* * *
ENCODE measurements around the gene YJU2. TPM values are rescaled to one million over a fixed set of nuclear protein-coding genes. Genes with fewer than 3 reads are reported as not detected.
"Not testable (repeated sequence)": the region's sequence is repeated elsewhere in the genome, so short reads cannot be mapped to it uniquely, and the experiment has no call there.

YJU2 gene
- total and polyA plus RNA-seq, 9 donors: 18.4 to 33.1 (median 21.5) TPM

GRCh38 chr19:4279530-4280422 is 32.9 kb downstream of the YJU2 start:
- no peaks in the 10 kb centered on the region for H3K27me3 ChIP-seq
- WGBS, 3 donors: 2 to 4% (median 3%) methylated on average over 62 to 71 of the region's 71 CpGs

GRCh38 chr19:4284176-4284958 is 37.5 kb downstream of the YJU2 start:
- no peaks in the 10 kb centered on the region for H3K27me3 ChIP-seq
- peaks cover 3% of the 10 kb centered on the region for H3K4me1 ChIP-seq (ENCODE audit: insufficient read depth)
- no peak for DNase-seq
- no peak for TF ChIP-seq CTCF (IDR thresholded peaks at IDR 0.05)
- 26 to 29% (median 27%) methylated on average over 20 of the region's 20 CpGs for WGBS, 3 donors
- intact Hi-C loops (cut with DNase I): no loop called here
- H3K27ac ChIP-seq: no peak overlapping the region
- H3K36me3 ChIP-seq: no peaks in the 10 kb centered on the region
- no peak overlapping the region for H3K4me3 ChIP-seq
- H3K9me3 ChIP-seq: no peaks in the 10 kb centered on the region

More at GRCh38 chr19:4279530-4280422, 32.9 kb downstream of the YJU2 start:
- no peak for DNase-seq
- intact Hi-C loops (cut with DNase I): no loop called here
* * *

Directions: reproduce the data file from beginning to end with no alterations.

ENCODE measurements around the gene YJU2. TPM values are rescaled to one million over a fixed set of nuclear protein-coding genes. Genes with fewer than 3 reads are reported as not detected.
"Not testable (repeated sequence)": the region's sequence is repeated elsewhere in the genome, so short reads cannot be mapped to it uniquely, and the experiment has no call there.

YJU2 gene
- total and polyA plus RNA-seq, 9 donors: 18.4 to 33.1 (median 21.5) TPM

GRCh38 chr19:4279530-4280422 is 32.9 kb downstream of the YJU2 start:
- no peaks in the 10 kb centered on the region for H3K27me3 ChIP-seq
- WGBS, 3 donors: 2 to 4% (median 3%) methylated on average over 62 to 71 of the region's 71 CpGs

GRCh38 chr19:4284176-4284958 is 37.5 kb downstream of the YJU2 start:
- no peaks in the 10 kb centered on the region for H3K27me3 ChIP-seq
- peaks cover 3% of the 10 kb centered on the region for H3K4me1 ChIP-seq (ENCODE audit: insufficient read depth)
- no peak for DNase-seq
- no peak for TF ChIP-seq CTCF (IDR thresholded peaks at IDR 0.05)
- 26 to 29% (median 27%) methylated on average over 20 of the region's 20 CpGs for WGBS, 3 donors
- intact Hi-C loops (cut with DNase I): no loop called here
- H3K27ac ChIP-seq: no peak overlapping the region
- H3K36me3 ChIP-seq: no peaks in the 10 kb centered on the region
- no peak overlapping the region for H3K4me3 ChIP-seq
- H3K9me3 ChIP-seq: no peaks in the 10 kb centered on the region

More at GRCh38 chr19:4279530-4280422, 32.9 kb downstream of the YJU2 start:
- no peak for DNase-seq
- intact Hi-C loops (cut with DNase I): no loop called here